c. Love is kind: When we have and show God’s love, it will be seen in simple acts of kindness. A wonderful measure of kindness is to see how children receive us. Children won’t receive and respond to unkind people!
i. Clarke on kind: “If called to suffer inspires the sufferer with the most amiable sweetness, and the most tender affection. It is also submissive to all the dispensations of God; and creates trouble to no one.”
2. (1 Corinthians 13:4-6) Eight things love is not: not envious, not proud, not arrogant, not rude, not cliquish, not touchy, not suspicious, not happy with evil.
Love does not envy; love does not parade itself, is not puffed up; does not behave rudely, does not seek its own, is not provoked, thinks no evil; does not rejoice in iniquity, but rejoices in the truth.
a. Love does not envy: Envy is one of the least productive and most damaging of all sins. It accomplishes nothing, except to hurt. Love keeps its distance from envy, and does not resent it when someone else is promoted or blessed. Clarke describes the hear which does not envy: “They are ever willing that others should be preferred before them.”
i. Is envy a small sin? Envy murdered Abel (Genesis 4:3-8). Envy enslaved Joseph (Genesis 37:11; Gen_37:28). Envy put Jesus on the cross: For he knew that they had handed Him over because of envy (Matthew 27:18).
ii. “Many persons cover a spirit of envy and uncharitableness with the name of godly zeal and tender concern for the salvation of others; they find fault with all; their spirit is a spirit of universal censoriousness; none can please them; and every one suffers by them. These destroy more souls by tithing mint and cummin, than others do by neglecting the weightier matters of the law. Such persons have what is termed, and very properly too, sour godliness.” (Clarke)
b. Love does not parade itself: Love in action can work anonymously. It does not have to have the limelight or the attention to do a good job, or to be satisfied with the result. Love gives because it loves to give, not out of the sense of praise it can have from showing itself off.
i. Sometimes the people who work the hardest at love are those the furthest from it. They do things many would perceive as loving, yet they do them in a manner which would parade itself. This isn’t love; it is pride looking for glory by the appearance of love.
c. Love . . . is not puffed up: To be puffed up is to be arrogant and self-focused. It speaks of someone who has a “big head.” Love doesn’t get it’s head swelled, it focuses on the needs of others.
i. Both to parade itself and to be puffed up are simply rooted in pride. Among Christians, the worst pride is spiritual pride. Pride of face is obnoxious, pride of race is vulgar, but the worst pride is pride of grace!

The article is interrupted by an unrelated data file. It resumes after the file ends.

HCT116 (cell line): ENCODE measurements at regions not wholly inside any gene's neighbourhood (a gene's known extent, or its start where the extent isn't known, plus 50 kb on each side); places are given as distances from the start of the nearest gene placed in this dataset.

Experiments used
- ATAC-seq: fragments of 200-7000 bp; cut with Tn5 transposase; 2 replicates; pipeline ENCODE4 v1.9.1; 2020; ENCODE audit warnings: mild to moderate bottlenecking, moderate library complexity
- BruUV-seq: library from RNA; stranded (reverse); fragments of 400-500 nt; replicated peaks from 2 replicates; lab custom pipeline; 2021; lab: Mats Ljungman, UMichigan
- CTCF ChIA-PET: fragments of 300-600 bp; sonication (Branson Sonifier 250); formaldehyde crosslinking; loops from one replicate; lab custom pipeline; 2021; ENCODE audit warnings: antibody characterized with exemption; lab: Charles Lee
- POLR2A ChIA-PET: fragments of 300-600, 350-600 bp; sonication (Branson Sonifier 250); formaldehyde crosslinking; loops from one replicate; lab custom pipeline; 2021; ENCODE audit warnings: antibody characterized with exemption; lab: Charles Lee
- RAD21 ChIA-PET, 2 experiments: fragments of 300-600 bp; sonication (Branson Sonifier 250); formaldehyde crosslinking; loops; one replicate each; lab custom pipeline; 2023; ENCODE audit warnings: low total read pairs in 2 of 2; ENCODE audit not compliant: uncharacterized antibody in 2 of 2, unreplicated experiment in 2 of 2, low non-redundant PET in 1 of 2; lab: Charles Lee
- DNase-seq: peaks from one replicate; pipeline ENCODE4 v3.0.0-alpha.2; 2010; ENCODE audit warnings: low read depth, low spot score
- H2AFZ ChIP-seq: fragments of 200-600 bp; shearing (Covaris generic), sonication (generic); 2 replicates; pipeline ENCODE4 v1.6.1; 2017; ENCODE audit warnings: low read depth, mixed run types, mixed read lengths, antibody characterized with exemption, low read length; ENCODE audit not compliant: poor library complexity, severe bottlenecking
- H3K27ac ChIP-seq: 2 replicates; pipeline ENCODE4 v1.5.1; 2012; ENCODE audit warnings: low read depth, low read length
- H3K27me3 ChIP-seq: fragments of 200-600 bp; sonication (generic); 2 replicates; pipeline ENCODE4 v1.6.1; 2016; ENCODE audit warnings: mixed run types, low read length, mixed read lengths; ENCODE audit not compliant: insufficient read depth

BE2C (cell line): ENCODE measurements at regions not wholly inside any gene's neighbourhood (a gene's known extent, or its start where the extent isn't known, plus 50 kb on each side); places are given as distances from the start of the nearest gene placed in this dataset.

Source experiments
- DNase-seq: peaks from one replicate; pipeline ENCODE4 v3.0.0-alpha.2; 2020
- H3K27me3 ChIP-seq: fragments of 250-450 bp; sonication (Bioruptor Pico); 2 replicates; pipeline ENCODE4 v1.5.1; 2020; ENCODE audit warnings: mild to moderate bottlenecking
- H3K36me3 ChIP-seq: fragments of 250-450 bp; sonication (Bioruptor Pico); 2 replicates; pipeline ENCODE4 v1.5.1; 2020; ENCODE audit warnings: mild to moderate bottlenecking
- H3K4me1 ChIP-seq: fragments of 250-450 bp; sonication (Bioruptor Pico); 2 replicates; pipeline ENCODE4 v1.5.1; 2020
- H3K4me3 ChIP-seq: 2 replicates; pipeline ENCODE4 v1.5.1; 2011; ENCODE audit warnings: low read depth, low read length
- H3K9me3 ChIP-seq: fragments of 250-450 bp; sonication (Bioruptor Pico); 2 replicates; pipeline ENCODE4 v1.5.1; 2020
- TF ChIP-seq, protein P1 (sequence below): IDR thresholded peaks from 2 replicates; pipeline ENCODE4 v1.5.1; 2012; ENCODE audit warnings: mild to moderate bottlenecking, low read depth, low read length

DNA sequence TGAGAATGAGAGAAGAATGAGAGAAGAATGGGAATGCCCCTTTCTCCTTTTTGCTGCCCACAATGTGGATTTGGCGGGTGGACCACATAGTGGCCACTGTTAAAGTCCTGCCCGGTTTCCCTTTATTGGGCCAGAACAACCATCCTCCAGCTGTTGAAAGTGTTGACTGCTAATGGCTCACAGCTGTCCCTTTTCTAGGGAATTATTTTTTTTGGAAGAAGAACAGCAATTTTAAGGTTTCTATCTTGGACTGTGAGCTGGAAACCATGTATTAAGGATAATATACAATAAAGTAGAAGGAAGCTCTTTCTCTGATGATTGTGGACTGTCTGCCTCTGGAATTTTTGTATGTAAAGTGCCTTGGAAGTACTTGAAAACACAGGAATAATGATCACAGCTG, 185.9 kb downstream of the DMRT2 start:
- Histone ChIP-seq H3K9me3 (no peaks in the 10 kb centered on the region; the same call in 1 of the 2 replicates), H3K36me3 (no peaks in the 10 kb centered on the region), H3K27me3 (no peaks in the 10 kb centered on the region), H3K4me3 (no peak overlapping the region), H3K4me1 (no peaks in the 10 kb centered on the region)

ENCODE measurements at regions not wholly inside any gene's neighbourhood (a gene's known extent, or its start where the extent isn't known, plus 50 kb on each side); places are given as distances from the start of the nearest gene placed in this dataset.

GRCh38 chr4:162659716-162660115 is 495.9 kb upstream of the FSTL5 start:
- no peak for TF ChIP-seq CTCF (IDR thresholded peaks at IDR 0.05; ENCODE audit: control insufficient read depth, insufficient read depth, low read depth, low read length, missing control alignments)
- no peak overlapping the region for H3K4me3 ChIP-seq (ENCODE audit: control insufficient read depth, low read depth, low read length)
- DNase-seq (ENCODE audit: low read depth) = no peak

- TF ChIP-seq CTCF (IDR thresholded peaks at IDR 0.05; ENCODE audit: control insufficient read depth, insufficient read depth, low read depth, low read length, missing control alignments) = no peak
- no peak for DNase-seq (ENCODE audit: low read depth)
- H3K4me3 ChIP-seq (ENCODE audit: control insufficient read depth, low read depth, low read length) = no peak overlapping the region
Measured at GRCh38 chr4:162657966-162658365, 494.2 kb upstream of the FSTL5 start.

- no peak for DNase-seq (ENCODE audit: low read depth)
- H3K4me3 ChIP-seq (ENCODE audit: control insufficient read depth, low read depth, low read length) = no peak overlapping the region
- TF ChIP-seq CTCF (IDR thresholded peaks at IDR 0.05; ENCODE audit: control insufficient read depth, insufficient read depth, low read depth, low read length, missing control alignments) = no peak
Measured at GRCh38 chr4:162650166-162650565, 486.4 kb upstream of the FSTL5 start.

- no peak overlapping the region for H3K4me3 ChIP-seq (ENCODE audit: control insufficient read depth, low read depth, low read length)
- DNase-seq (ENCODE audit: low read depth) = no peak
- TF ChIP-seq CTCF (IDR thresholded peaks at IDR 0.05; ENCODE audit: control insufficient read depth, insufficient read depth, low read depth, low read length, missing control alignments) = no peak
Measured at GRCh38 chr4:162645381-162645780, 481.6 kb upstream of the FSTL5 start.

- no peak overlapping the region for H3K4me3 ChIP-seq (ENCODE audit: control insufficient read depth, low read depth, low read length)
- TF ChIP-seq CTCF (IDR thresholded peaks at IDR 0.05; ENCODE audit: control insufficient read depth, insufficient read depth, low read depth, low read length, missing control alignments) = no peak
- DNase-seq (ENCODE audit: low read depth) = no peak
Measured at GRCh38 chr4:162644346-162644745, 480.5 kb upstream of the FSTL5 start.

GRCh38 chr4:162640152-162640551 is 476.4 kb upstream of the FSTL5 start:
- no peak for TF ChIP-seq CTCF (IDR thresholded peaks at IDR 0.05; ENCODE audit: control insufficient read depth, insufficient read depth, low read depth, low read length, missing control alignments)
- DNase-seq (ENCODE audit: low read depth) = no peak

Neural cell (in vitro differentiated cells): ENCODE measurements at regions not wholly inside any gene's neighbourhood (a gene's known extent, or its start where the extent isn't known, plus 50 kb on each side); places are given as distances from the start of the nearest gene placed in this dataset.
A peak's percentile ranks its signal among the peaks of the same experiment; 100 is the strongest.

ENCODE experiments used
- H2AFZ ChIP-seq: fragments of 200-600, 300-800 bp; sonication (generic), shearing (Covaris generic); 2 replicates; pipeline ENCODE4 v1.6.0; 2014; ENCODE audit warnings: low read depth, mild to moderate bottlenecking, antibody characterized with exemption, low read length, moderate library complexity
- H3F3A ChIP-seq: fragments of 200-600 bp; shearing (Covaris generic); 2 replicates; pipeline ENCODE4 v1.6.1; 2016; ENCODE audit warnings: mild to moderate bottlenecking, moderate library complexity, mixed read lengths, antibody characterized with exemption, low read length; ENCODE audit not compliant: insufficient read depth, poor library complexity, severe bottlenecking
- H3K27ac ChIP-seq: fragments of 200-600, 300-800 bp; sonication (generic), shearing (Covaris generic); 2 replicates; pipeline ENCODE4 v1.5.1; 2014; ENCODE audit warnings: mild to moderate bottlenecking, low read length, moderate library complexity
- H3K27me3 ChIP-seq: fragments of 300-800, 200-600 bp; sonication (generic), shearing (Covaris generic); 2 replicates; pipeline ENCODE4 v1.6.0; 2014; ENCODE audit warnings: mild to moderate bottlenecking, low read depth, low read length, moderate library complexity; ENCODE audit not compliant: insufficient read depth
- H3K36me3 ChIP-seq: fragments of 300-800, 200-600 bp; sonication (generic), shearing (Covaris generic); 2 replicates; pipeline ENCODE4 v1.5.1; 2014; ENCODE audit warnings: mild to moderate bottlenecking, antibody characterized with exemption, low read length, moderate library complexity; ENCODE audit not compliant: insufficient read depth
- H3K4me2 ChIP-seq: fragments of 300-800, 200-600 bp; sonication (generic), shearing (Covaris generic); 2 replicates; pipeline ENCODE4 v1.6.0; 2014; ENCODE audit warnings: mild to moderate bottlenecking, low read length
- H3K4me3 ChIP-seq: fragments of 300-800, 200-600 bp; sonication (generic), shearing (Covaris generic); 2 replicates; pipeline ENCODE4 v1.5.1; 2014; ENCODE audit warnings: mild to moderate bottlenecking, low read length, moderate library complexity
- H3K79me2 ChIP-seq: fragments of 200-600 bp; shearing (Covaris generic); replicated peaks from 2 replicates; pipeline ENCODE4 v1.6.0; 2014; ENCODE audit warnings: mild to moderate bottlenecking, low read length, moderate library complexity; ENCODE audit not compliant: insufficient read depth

ii. William Carey is thought by many to be the founder of the modern missionary movement. Christians all over the world know who he was and honor him. He came from a humble place; he was a shoe repairman when God called him to reach the world. Once, when Carey was at a dinner party, a snobbish lord tried to insult him by saying very loudly, “Mr. Carey, I hear you once were a shoemaker!” Carey replied, “No, your lordship, not a shoemaker, only a cobbler!” Today, the name of William Carey is remembered, but nobody remembers who that snobbish lord was! His love showed itself in not having a big head about himself.
d. Love . . . does not behave rudely: Where there is love, there will be kindness and good manners. Perhaps not in the stuffy, “look at how cultured I am” way of showing manners, but in the simply way people do not behave rudely.
i. “No ill-bred man, or what is termed rude or unmannerly, is a Christian.” (Clarke)
e. Love . . . does not seek its own: Paul communicates the same idea in Romans 12:10 : in honor giving preference to one another. Also, Philippians 2:4 carries the same thought: Let each of you look out not only for his own interests, but also for the interests of others. This is being like Jesus in a most basic way, being an others-centered person instead of a self-centered person.
i. “Love is never satisfied but in the welfare, comfort, and salvation of all. That man is no Christian who is solicitous for his own happiness alone; and cares not how the world goes, so that himself be comfortable.” (Clarke)
f. Love . . . is not provoked: We all find it easy to be provoked, to become irritated with those who are just plain annoying. But it is a sin to be provoked, and it isn’t loving. Moses was kept from the Promised Land because he became provoked at the people of Israel (Numbers 20:2-11).